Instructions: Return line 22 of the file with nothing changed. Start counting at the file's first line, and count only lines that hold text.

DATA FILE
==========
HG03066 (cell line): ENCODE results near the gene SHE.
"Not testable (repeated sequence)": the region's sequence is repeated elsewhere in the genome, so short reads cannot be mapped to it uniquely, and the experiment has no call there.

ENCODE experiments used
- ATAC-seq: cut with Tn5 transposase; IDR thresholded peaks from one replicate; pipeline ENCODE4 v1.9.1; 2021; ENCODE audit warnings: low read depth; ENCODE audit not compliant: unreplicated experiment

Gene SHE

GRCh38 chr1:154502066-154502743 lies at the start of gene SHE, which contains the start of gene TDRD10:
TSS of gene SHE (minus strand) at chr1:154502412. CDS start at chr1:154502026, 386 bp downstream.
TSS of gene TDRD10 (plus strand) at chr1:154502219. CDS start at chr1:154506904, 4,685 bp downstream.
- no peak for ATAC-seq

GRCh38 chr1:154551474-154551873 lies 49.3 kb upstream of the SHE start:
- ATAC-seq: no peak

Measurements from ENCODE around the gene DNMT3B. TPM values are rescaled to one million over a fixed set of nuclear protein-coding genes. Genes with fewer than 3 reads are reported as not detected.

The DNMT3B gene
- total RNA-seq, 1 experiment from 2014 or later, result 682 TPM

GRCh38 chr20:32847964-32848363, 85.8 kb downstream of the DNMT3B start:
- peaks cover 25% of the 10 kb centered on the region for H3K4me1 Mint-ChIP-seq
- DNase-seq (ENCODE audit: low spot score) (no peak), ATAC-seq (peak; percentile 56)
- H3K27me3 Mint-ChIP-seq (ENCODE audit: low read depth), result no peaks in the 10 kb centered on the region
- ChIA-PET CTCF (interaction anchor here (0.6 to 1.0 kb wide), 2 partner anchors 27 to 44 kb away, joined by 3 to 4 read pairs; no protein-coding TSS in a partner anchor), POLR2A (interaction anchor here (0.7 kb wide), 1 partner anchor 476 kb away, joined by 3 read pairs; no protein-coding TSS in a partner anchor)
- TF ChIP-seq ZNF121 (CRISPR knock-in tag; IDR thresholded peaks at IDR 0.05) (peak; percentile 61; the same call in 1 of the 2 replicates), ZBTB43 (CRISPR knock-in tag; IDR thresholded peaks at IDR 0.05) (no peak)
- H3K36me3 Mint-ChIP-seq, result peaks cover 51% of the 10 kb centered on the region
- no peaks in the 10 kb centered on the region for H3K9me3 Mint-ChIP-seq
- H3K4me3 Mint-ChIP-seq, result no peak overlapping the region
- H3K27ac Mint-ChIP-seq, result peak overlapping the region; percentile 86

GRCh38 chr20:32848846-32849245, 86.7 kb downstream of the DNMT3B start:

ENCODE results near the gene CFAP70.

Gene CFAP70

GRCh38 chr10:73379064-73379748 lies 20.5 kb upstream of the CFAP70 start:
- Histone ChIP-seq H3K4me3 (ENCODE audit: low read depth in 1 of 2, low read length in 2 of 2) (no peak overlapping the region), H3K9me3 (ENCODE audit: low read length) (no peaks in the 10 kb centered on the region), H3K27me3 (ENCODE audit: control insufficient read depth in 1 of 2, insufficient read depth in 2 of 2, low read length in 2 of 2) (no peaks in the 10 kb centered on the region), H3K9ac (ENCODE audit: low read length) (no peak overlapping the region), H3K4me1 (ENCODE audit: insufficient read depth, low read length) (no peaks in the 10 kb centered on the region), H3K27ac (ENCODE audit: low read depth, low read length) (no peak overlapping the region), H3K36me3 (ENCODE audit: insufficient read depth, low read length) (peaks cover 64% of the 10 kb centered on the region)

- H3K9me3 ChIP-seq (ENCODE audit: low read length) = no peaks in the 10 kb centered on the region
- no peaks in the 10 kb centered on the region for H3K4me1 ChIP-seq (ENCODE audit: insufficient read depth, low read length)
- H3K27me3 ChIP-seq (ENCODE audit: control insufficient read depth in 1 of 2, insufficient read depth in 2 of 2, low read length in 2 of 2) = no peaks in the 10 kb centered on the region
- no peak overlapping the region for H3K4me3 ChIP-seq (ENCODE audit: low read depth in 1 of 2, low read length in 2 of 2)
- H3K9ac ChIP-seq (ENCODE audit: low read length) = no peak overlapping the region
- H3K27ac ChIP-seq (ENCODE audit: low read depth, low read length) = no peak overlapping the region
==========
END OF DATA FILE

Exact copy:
- no peaks in the 10 kb centered on the region for H3K9me3 Mint-ChIP-seq